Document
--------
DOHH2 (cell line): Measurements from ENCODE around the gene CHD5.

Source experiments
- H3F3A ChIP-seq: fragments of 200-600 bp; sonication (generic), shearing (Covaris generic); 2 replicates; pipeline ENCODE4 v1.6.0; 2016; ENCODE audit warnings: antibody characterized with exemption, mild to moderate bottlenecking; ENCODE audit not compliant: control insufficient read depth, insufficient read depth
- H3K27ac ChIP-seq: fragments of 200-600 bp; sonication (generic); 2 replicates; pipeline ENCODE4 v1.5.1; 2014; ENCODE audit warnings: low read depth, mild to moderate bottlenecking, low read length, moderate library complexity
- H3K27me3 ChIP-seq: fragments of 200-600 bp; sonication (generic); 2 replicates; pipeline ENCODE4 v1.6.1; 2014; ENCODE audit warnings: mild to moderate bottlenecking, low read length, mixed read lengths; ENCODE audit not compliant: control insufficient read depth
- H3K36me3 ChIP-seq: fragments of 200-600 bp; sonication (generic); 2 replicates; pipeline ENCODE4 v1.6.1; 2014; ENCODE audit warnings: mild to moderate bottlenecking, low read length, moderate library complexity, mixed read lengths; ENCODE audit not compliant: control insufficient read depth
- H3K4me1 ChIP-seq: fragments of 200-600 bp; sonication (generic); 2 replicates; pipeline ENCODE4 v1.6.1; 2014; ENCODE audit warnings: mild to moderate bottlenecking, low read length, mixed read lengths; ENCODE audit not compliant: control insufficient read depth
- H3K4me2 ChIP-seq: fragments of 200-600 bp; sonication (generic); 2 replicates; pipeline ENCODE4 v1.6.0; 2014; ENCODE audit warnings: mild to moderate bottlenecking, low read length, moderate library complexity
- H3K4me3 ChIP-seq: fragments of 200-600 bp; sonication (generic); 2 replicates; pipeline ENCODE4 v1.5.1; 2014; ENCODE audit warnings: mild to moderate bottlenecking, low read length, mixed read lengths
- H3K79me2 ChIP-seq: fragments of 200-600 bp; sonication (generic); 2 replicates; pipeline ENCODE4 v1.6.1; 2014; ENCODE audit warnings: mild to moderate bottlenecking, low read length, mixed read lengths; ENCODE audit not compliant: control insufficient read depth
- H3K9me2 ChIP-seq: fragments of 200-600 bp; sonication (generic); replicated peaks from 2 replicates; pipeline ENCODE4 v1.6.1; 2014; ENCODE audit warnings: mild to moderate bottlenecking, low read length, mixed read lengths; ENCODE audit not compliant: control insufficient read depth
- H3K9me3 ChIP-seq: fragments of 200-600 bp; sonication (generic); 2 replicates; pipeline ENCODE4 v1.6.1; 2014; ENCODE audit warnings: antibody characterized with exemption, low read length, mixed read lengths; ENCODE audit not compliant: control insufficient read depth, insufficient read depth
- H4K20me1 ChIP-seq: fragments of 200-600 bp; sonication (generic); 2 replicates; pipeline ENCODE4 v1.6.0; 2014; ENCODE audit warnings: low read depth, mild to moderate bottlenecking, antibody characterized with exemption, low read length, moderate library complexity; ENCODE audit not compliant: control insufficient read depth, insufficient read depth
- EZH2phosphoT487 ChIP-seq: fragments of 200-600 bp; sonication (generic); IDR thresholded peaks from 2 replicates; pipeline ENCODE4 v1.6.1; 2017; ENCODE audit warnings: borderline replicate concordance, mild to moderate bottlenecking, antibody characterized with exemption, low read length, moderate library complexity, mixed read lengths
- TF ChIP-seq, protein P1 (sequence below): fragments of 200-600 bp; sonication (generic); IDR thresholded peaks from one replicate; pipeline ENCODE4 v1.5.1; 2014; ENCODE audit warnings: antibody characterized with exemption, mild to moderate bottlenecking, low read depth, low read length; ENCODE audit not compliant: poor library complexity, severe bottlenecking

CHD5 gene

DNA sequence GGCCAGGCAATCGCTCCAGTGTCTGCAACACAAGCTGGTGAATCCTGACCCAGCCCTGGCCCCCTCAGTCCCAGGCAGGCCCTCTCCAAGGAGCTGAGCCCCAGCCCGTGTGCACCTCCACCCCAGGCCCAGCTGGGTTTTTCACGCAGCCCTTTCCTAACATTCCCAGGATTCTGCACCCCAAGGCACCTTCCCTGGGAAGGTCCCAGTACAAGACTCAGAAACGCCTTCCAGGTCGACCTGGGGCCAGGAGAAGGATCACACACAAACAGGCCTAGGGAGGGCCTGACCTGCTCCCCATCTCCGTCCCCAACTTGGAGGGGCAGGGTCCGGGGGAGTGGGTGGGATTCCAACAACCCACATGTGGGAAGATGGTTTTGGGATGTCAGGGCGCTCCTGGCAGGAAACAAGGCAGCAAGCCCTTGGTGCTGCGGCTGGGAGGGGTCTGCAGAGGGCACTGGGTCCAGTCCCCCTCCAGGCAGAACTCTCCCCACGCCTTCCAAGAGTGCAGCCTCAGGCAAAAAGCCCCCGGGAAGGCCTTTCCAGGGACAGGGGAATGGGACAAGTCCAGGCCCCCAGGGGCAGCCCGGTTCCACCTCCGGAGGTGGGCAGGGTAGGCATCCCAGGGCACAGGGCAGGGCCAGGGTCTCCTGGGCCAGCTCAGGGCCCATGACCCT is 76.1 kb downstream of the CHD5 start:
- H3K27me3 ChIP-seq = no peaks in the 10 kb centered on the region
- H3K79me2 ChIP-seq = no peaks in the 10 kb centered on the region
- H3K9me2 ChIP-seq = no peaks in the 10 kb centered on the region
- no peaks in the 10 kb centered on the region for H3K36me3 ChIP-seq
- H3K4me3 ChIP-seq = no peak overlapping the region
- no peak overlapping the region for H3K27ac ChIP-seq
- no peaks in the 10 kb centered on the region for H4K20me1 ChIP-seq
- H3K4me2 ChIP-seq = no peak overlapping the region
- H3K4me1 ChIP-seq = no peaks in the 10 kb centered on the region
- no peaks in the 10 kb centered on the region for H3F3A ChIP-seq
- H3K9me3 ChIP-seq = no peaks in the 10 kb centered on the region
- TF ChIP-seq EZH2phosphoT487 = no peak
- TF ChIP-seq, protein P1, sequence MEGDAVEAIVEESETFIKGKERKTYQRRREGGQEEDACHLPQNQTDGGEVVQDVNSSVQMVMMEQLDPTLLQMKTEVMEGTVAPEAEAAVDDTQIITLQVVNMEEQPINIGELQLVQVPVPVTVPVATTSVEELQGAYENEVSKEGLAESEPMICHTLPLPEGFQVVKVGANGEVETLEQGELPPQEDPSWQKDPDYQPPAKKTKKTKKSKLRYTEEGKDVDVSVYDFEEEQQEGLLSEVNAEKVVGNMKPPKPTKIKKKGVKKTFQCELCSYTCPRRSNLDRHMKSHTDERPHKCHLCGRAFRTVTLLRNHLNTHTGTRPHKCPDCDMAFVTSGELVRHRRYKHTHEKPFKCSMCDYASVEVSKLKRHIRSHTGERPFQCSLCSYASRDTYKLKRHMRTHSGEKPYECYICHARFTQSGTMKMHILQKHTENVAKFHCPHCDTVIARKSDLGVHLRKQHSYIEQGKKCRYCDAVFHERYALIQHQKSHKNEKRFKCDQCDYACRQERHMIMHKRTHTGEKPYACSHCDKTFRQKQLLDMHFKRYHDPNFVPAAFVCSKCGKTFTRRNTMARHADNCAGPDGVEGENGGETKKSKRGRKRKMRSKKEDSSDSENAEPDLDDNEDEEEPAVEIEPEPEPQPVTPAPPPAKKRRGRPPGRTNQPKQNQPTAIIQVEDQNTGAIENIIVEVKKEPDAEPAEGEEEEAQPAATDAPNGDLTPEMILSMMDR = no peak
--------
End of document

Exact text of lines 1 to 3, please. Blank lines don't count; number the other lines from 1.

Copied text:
DOHH2 (cell line): Measurements from ENCODE around the gene CHD5.

Source experiments
- H3F3A ChIP-seq: fragments of 200-600 bp; sonication (generic), shearing (Covaris generic); 2 replicates; pipeline ENCODE4 v1.6.0; 2016; ENCODE audit warnings: antibody characterized with exemption, mild to moderate bottlenecking; ENCODE audit not compliant: control insufficient read depth, insufficient read depth